There was a remarkable graph on Bloomberg today. It just “flashed” by as background to a “Talking Head” statement.
I’ve not found that particular graph (yet…) online, but did run into another graph about as good.
The difference? The one on Bloomberg was about a decade long. It showed Greek bank deposits slowly rising, then dropping, having a “bob up” and then the last couple of years just being a hard drop. This one is shorter term, mostly showing the drop (but not the context).
There is also a very well done report with many more data points on all of Europe here:
There is a lot in that link, and well worth the look / read. I’m going to link to a couple of the graphs here, but realize this is just a ‘taster’ and not the whole meal…
What is the core problem?
What is the Keynesian Fix?
What is the effect in the Markets?
As investors globally vote with their wallets…
Can you say “Run On The Banks”?
It looks like Spain is starting it’s ‘roll down’ so I’d put it as ‘next up to bat’ after Greece.
So what happens when these graphs are extended forward? Since there is very little in the graphs to indicate that the policies in use have had any effect in changing the trend lines, what happens when they are extended to their logical end?
The Central Banks own all the debt as the commercial banks end up with no deposits. Euro debt rises until the lenders will give no more. The borrowers are repudiating “austerity” and any action that will result in repayment of the debt.
When that point is reached, Greece pretty much must exit the Euro. Folks are “voting with their wallet” that any Greek deposits are not “safe”, even in Euros. Banks with no deposits can not make loans. They are insolvent and collapse. This can be propped up for a while by the Central Banks, but pretty much only if that bank can expand the balance sheet to cover ALL national debt. Government can continue to spend as long as it can print (even if the economy is in the dumper and tax revenues are down) but the Euro Monetary Union rules limit the ability to print…
So there is only one way out of this that I can see.
Greece must leave the EMU zone. That, then, lets the government print drachma and it lets the Central Bank expand the balance sheet at will. The only other path, economic growth from limited government consumption of the net national wealth (i.e. “austerity”) has been taken off the table by the voters; and depositors have seen the writing on the wall and “The Money has left the building”…
Also of interest is that a lot of that money looks to have wandered off to France. One can only wonder what will happen to those deposits now that France has elected a Socialist who wishes to do more of the same policies in France that caused issues in Greece, Italy, and Spain.
One bright note:
Despite an ugly looking Central Bank loans line, Ireland has stabilized due to aggressive addressing of the problem. The private deposits leaving Ireland has stabilized “lately” but still does not look so good. One would like to see an upturn in that line.
Play it forward
What happens AFTER Greece leaves the Euro?
Well, looking at those graphs, and considering the NINI problem in Spain is getting worse, not better: Once Greece gets relief by blowing off their lenders, Spain and Italy can’t be far behind. That, IMHO, will so stress France and Germany that the Euro Zone will need to have a breakup into North, where some small countries will “hang on” around Germany in a Euro; and a South, where each country will return to their own currency and the “Inflate to forget” solution to excess debt. Less clear to me is what France will do. I could see it sticking in the Euro until things get much worse, possibly several years.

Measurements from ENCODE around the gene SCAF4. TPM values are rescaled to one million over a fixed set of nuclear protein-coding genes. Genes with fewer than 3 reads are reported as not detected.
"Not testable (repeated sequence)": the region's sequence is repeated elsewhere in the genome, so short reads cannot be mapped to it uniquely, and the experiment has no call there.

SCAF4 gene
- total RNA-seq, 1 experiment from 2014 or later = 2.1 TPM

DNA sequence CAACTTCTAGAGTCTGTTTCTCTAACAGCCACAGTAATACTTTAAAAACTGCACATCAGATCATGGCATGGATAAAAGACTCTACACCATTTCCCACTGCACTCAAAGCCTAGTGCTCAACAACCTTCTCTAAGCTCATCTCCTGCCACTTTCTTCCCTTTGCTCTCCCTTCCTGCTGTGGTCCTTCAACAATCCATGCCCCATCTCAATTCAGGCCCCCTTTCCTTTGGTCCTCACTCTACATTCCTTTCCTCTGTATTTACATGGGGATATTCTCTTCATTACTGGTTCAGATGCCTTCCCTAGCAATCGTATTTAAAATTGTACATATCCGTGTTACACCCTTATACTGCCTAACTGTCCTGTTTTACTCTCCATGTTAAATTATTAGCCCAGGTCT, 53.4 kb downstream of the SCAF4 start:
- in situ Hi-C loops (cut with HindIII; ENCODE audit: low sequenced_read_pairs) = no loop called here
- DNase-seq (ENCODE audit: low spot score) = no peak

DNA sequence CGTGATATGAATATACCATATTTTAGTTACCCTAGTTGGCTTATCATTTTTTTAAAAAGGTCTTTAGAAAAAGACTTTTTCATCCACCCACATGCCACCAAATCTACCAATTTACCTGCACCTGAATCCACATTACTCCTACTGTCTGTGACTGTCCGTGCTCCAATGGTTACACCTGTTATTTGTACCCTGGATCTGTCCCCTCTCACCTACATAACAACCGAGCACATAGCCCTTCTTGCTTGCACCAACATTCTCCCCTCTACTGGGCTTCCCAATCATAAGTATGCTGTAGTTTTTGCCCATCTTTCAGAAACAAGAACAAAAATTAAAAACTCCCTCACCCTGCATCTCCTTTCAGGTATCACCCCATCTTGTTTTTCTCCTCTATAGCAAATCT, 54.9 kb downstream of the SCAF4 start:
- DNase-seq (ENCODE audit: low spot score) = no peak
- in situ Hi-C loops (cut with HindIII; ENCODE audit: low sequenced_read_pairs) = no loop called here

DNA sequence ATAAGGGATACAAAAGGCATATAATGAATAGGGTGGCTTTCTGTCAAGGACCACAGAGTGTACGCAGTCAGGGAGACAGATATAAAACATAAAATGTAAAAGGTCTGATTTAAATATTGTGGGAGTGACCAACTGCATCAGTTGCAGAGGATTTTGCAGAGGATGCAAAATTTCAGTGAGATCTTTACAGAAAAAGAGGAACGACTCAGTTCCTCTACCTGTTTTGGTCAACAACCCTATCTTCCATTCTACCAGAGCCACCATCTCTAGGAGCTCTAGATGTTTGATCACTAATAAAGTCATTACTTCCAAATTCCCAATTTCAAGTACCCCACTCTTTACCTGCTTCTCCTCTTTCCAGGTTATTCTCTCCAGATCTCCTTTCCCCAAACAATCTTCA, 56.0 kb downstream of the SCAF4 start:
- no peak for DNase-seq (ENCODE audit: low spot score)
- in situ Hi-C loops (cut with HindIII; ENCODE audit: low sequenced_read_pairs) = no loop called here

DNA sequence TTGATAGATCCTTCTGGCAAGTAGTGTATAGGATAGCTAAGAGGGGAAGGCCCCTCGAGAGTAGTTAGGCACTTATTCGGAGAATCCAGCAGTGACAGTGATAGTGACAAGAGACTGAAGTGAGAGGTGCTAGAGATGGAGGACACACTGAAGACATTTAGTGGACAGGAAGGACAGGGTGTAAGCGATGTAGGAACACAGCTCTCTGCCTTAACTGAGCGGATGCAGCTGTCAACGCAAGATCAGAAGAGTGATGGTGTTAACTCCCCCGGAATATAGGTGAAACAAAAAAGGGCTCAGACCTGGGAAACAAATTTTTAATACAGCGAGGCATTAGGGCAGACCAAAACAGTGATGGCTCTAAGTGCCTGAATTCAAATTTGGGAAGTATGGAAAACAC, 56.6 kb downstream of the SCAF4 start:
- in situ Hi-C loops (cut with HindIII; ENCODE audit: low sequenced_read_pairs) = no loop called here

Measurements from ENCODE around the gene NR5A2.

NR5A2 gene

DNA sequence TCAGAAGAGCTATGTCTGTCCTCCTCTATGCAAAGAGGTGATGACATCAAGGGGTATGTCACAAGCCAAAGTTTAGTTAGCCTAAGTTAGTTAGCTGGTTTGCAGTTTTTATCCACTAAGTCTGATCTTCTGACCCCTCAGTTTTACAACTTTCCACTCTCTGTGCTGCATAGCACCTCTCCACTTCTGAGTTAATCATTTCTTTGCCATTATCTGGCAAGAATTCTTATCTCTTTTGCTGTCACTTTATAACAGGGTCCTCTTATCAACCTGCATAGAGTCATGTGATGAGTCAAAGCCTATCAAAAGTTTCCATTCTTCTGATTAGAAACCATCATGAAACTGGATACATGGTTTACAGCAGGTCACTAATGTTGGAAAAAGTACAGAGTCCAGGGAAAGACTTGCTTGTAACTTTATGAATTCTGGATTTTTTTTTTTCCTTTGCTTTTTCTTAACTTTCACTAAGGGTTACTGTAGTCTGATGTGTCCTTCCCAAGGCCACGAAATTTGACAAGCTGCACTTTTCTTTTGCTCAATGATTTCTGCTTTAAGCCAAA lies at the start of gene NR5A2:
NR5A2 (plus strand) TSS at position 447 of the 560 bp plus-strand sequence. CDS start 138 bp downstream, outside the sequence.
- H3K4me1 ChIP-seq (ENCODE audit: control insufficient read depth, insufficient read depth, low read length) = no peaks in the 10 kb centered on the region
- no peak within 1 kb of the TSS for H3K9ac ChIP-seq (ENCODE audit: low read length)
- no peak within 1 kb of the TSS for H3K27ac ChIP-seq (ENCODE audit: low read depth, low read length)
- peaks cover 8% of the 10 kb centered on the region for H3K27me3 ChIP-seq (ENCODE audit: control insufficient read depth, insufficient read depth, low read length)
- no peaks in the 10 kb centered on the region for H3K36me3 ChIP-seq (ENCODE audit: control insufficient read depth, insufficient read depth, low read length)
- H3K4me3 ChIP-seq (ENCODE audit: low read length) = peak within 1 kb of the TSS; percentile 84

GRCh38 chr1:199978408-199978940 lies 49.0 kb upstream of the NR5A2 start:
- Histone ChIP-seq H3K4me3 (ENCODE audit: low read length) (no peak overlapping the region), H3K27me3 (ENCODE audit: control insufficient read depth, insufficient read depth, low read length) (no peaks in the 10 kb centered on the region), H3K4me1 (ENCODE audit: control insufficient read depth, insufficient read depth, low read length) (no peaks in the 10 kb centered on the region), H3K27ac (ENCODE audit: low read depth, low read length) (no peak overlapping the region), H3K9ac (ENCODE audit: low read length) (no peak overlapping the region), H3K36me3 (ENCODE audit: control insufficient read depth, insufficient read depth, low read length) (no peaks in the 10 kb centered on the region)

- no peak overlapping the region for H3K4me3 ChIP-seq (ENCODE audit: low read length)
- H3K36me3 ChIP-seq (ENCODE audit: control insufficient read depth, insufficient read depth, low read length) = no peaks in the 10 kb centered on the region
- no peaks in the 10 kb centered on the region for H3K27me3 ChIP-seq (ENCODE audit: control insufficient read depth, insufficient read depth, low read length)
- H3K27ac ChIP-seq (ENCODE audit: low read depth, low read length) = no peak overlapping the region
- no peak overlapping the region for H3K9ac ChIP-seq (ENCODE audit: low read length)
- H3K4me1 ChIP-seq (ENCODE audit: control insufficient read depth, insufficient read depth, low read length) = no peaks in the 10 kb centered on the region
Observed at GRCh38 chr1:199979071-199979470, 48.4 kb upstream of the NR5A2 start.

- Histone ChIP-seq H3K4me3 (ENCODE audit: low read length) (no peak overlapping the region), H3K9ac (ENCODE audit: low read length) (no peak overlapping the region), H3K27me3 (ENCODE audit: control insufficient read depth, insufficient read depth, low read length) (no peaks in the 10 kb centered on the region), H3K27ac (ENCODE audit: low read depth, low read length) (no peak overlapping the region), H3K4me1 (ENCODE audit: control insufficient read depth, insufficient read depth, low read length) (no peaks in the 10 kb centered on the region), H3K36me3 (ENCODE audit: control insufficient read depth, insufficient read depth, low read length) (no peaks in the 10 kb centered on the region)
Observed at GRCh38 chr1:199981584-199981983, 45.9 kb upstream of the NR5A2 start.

That kind of instability will ripple around the world, but will benefit the US Dollar. How much will depend on our next election. If Obama wins, we take a hard core turn to unfettered Socialism as he will have no more elections to face (and has stated he intends to act with a freer hand after the election). If the Republican wins “it will depend” but we will likely get a more austere “government spending” play ourselves and a stronger dollar. (It depends on which Republican wins – the convention isn’t over yet – and on what happens in congress…)
As Germany is the only engine of growth in Europe to speak of (and enjoys advantages from the Euro structure) it would likely cease that function in a Euro Zone reduction. A destabilized German economy is “not good” either.
All in all, it looks to me like a worse “mess” is baked in the cake and there is no way out (other than ways that neither the people nor their governments will even think about; and may be psychologically unable to recognize. Perhaps they can be talked into a vacation in Austria…)
It really is amazing to me how much power a consensus in ‘broken beliefs’ can have. Destruction of entire economies and destabilizing of the world. All it really takes to “fix it” is to limit debt to less than long established safe levels.
Government debt less than 80% of GDP (and preferably as close to zero as possible) and with a long term trend around zero; rising in recessions AND falling in time of surplus.
Annual Deficits average of zero over 5 years.
Tax take under 18% of GDP.
Mortgages with 20% down.
Markets allocating capital.
Why that is so hard for the world to learn is beyond me…